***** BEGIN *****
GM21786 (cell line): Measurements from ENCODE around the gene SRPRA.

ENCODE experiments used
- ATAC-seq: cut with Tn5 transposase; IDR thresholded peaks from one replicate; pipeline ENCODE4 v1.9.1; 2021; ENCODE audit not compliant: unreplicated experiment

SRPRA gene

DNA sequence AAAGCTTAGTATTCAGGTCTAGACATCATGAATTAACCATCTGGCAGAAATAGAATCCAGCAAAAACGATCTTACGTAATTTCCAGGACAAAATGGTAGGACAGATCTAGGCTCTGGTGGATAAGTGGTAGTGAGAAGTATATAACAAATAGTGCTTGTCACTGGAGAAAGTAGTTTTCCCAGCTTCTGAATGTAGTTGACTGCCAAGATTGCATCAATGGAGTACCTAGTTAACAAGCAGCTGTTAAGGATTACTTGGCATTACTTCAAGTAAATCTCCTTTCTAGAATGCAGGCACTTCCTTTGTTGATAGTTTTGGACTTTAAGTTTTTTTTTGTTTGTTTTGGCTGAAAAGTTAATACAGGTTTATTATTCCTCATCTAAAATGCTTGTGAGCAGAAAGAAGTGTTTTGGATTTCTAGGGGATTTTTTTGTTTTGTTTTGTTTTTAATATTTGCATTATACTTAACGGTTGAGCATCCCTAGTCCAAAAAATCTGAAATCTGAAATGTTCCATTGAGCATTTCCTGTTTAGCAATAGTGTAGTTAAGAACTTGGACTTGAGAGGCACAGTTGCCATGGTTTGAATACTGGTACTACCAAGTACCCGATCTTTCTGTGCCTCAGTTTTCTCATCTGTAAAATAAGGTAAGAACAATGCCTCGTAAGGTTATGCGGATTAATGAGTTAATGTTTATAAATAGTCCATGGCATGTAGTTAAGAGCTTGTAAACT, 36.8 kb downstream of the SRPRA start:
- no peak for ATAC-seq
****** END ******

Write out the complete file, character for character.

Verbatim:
GM21786 (cell line): Measurements from ENCODE around the gene SRPRA.

ENCODE experiments used
- ATAC-seq: cut with Tn5 transposase; IDR thresholded peaks from one replicate; pipeline ENCODE4 v1.9.1; 2021; ENCODE audit not compliant: unreplicated experiment

SRPRA gene

DNA sequence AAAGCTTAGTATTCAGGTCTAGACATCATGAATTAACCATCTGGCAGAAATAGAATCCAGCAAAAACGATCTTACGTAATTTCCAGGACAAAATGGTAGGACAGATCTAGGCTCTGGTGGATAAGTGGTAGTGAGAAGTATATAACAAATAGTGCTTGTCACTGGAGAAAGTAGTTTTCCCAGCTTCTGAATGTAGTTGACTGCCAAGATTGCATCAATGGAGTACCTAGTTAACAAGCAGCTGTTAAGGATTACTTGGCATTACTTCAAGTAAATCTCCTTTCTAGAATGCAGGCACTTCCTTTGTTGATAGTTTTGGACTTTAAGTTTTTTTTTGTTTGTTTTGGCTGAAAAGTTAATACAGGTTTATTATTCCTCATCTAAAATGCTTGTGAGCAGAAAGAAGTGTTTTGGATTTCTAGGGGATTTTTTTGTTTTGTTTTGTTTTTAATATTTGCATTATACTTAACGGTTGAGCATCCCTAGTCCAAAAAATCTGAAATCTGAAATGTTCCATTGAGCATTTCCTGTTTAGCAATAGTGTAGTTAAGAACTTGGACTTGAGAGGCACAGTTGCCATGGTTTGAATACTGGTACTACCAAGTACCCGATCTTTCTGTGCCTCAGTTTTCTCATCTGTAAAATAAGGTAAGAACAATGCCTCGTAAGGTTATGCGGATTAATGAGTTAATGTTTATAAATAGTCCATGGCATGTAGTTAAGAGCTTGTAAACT, 36.8 kb downstream of the SRPRA start:
- no peak for ATAC-seq